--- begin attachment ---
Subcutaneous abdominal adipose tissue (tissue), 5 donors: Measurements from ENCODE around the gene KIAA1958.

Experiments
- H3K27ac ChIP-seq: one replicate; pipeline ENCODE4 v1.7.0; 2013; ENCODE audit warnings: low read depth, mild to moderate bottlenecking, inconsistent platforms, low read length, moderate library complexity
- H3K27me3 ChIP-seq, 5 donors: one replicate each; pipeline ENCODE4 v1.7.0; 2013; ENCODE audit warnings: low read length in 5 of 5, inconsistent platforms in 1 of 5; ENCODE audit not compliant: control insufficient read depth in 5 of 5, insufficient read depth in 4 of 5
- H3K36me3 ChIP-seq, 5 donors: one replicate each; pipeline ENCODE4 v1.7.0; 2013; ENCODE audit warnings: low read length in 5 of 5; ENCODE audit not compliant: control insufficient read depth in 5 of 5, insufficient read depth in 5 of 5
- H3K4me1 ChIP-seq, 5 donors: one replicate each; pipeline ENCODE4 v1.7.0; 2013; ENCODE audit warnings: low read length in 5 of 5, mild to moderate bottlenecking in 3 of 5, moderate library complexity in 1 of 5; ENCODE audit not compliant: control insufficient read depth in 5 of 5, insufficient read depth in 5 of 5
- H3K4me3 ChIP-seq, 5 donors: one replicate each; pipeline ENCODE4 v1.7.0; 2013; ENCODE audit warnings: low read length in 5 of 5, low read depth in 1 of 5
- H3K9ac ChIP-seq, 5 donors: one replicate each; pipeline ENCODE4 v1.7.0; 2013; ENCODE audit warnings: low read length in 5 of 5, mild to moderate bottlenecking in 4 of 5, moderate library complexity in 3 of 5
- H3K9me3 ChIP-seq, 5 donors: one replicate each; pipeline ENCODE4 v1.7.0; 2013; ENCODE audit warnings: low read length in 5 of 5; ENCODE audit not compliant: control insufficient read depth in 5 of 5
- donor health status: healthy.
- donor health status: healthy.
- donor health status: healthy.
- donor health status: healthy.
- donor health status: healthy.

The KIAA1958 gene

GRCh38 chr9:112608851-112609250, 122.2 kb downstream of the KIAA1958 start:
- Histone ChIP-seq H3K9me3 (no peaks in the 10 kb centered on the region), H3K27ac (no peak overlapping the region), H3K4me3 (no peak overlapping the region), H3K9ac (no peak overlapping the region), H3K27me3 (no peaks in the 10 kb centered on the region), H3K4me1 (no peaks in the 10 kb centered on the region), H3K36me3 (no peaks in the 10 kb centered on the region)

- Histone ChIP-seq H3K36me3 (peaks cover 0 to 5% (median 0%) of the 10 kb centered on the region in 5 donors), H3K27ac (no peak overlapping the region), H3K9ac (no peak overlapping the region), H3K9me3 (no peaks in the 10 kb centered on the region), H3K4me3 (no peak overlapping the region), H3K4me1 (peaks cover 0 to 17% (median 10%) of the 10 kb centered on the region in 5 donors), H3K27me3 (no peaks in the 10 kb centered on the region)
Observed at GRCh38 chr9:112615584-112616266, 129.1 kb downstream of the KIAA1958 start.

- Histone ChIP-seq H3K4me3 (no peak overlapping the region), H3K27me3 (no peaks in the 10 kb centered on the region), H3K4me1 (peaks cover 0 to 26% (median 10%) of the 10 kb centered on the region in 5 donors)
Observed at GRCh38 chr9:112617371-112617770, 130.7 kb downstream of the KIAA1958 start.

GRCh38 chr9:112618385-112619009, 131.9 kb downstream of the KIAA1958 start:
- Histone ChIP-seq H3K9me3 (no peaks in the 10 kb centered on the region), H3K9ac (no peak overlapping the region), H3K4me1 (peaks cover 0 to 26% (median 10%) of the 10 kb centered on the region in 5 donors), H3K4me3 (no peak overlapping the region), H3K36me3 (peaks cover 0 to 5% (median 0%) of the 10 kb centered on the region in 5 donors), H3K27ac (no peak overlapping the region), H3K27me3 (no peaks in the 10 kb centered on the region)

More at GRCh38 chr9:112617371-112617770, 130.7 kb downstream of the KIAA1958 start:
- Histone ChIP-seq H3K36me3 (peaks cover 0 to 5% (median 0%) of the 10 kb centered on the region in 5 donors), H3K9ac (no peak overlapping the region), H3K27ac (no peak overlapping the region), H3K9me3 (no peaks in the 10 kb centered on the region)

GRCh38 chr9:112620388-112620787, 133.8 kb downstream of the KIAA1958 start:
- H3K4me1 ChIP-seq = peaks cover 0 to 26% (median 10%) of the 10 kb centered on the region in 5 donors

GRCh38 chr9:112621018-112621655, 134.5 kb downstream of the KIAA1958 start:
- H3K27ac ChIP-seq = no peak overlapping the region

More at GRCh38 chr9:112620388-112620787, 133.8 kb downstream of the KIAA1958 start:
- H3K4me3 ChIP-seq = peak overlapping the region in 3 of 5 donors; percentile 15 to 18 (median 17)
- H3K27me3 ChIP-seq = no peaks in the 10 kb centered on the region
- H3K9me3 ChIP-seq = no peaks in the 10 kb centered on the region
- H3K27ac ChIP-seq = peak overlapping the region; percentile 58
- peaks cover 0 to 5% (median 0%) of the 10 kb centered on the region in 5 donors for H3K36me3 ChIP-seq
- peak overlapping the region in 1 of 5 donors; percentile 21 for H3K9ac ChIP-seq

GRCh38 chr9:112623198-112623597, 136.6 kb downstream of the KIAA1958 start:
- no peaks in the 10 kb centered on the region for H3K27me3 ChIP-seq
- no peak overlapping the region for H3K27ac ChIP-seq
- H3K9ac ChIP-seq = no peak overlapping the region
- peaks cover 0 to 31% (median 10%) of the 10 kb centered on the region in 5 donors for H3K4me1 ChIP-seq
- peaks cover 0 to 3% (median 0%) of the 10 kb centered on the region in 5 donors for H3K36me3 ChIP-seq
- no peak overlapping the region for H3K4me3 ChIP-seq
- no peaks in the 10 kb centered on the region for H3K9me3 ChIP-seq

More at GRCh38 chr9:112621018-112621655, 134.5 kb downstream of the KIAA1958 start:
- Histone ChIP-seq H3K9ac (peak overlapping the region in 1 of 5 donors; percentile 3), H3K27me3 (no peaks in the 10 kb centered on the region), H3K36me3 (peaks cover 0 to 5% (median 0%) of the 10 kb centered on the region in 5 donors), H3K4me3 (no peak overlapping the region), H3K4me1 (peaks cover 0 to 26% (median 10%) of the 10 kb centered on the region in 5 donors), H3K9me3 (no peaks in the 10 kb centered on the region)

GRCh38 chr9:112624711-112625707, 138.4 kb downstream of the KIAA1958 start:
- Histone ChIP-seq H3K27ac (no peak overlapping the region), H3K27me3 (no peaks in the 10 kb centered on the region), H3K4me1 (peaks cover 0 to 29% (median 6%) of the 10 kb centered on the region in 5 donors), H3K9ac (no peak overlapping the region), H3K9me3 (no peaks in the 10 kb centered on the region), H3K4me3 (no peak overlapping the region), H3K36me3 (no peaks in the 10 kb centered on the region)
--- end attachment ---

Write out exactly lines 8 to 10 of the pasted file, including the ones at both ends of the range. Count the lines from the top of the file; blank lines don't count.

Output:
- H3K9ac ChIP-seq, 5 donors: one replicate each; pipeline ENCODE4 v1.7.0; 2013; ENCODE audit warnings: low read length in 5 of 5, mild to moderate bottlenecking in 4 of 5, moderate library complexity in 3 of 5
- H3K9me3 ChIP-seq, 5 donors: one replicate each; pipeline ENCODE4 v1.7.0; 2013; ENCODE audit warnings: low read length in 5 of 5; ENCODE audit not compliant: control insufficient read depth in 5 of 5
- donor health status: healthy.